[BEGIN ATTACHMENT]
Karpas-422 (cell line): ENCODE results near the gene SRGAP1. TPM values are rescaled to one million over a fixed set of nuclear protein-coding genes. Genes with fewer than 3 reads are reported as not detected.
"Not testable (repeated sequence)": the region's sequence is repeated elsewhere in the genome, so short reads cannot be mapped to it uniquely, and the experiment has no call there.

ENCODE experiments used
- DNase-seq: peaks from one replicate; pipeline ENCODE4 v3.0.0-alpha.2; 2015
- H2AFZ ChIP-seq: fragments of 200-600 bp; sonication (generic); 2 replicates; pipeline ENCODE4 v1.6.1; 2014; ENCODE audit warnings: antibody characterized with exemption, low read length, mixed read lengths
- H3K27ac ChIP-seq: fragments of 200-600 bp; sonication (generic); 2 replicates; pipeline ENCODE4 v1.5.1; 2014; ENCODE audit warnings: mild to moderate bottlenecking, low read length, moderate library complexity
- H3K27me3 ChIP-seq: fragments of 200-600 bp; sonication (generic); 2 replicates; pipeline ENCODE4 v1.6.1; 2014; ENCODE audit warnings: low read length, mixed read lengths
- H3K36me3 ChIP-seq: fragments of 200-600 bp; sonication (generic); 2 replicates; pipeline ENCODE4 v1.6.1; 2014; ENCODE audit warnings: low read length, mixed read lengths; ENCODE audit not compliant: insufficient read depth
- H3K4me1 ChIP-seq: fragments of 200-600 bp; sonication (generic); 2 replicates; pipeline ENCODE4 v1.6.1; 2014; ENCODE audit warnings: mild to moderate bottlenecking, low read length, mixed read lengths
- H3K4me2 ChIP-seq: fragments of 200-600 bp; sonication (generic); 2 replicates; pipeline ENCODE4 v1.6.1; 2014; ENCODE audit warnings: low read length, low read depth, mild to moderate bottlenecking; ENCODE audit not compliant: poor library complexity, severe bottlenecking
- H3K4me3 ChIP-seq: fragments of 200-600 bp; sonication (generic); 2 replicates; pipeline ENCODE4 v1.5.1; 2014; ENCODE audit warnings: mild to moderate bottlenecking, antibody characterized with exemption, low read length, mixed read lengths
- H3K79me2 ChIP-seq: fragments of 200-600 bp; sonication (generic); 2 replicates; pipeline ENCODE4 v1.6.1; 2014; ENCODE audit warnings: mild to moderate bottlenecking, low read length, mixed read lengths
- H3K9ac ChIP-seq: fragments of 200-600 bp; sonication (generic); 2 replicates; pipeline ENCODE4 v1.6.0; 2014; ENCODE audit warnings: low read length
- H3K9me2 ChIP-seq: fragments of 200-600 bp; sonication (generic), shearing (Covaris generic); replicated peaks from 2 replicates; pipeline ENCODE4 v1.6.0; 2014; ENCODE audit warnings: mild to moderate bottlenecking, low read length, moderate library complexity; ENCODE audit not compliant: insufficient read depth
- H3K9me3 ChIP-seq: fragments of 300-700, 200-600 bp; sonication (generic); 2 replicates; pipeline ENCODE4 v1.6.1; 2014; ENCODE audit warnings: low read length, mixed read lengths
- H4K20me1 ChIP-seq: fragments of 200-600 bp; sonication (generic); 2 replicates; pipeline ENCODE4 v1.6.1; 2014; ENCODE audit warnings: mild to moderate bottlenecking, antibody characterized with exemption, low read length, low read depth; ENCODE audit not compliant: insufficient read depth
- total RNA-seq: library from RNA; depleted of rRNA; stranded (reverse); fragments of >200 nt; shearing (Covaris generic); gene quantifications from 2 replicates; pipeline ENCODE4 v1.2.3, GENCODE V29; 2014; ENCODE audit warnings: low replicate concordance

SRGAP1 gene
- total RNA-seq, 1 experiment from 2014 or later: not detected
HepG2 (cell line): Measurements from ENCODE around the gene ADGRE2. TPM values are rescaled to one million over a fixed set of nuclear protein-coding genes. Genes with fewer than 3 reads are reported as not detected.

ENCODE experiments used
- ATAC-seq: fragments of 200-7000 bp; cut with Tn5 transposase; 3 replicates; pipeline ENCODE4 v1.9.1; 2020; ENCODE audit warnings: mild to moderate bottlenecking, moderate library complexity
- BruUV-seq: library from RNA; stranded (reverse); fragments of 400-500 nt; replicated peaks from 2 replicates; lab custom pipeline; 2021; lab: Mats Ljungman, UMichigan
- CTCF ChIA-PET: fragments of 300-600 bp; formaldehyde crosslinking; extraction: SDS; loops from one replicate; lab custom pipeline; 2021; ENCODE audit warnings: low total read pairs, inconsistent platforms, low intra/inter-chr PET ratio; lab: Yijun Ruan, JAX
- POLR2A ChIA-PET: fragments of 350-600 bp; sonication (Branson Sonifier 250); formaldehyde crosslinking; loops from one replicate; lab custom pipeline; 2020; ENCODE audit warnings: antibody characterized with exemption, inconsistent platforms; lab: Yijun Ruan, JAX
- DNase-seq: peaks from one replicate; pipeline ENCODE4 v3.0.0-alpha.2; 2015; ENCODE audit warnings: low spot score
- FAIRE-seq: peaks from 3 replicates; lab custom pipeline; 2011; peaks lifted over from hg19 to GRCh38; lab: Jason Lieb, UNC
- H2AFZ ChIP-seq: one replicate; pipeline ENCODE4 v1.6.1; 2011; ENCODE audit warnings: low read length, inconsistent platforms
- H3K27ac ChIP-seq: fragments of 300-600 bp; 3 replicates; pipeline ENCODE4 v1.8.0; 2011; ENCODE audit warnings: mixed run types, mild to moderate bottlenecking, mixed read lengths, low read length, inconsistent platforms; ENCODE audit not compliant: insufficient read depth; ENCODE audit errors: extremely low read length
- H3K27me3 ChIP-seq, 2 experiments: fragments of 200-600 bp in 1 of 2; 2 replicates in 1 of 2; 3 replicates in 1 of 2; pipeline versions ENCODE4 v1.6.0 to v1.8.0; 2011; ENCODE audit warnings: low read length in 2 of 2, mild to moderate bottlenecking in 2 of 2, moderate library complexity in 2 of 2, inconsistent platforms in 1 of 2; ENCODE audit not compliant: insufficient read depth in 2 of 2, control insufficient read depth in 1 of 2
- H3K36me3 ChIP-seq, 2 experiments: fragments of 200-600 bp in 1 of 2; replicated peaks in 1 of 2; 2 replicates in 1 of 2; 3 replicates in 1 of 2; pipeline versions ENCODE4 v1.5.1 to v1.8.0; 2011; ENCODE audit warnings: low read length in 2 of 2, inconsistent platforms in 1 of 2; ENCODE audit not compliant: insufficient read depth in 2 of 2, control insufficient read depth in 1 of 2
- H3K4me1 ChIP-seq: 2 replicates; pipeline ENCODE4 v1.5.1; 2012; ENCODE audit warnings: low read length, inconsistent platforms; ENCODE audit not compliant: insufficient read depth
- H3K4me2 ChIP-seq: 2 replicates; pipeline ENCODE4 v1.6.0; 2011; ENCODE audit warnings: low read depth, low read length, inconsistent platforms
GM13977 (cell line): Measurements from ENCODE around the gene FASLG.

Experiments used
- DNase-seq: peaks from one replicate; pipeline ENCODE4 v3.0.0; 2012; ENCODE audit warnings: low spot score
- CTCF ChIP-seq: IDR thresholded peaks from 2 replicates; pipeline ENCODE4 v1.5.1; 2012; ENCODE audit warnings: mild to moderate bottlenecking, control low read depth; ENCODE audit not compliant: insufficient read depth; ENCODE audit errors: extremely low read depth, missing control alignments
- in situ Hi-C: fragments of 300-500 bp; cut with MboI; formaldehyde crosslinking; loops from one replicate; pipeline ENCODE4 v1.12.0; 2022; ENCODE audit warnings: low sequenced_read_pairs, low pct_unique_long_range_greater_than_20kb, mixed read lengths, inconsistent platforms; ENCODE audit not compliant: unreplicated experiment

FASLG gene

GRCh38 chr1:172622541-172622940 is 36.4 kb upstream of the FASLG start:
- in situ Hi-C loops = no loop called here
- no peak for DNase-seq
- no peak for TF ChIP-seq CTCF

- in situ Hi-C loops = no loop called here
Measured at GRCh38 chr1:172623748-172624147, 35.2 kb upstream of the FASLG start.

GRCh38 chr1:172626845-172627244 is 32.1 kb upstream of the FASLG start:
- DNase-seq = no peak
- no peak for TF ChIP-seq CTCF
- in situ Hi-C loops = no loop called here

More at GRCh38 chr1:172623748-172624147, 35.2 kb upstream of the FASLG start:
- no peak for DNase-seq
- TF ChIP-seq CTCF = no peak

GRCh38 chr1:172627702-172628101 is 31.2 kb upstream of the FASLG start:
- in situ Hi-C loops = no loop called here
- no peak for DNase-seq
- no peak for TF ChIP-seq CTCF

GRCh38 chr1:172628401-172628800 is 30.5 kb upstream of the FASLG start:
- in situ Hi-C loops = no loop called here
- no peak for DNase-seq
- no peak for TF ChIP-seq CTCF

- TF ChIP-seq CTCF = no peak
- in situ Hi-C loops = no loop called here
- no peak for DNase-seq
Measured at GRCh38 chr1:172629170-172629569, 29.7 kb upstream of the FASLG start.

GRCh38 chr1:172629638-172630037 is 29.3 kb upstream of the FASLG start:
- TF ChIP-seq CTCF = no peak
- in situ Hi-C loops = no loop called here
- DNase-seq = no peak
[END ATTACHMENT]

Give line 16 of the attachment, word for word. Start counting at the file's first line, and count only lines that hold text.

- H4K20me1 ChIP-seq: fragments of 200-600 bp; sonication (generic); 2 replicates; pipeline ENCODE4 v1.6.1; 2014; ENCODE audit warnings: mild to moderate bottlenecking, antibody characterized with exemption, low read length, low read depth; ENCODE audit not compliant: insufficient read depth